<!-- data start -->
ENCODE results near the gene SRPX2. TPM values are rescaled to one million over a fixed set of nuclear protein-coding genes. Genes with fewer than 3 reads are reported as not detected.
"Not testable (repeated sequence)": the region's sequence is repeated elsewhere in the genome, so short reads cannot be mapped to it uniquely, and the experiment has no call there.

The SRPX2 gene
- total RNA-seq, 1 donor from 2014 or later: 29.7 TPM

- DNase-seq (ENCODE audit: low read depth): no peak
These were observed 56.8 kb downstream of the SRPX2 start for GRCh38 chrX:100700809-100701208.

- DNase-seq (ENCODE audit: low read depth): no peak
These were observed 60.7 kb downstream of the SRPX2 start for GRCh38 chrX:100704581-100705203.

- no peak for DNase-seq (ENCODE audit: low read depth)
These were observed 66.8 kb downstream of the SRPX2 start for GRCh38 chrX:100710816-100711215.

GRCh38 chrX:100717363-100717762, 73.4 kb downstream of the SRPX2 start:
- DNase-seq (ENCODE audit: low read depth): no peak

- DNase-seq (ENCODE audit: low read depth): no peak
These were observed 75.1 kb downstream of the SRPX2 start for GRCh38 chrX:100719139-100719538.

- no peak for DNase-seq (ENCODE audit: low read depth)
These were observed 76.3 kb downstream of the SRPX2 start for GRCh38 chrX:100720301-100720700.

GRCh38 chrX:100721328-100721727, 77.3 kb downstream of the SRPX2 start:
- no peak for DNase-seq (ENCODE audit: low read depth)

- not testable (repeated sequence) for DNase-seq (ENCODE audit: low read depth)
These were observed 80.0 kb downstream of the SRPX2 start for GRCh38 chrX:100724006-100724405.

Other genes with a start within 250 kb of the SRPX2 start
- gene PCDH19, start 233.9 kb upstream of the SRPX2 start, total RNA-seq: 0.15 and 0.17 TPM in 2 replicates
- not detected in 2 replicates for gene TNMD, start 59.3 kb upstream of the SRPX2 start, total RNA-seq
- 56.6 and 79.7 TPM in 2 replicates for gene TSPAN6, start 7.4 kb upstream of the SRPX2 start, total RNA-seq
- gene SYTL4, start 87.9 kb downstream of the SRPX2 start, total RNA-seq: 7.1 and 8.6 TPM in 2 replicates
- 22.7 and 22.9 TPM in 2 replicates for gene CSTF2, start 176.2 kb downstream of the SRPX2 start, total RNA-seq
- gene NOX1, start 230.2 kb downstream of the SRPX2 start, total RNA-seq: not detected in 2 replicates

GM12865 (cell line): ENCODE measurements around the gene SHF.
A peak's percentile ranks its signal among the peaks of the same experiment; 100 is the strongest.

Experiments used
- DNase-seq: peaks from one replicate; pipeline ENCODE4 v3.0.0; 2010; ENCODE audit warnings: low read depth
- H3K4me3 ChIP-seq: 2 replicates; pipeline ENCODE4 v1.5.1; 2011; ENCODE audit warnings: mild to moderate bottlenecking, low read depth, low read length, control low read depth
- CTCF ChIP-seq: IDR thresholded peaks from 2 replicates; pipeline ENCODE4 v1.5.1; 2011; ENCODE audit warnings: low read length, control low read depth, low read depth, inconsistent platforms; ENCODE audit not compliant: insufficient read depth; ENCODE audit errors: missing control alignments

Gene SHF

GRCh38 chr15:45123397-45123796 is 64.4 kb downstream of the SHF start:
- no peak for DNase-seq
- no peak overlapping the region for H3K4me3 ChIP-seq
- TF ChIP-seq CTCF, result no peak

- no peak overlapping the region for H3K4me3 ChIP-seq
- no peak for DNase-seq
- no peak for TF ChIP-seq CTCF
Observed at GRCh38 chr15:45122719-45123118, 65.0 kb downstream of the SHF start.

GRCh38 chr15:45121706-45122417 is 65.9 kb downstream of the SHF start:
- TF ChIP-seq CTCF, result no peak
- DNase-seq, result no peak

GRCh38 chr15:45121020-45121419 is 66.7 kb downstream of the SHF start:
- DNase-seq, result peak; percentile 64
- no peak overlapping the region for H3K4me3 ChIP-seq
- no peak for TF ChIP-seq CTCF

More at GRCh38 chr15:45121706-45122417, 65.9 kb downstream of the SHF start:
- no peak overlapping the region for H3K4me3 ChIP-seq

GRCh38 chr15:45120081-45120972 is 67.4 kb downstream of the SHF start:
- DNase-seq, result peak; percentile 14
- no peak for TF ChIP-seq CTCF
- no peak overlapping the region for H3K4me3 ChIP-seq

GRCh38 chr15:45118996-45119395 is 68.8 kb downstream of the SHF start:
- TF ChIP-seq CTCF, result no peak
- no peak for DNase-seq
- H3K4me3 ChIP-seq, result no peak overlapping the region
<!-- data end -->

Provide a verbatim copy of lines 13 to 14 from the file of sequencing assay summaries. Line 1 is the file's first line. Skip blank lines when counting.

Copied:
- DNase-seq (ENCODE audit: low read depth): no peak
These were observed 75.1 kb downstream of the SRPX2 start for GRCh38 chrX:100719139-100719538.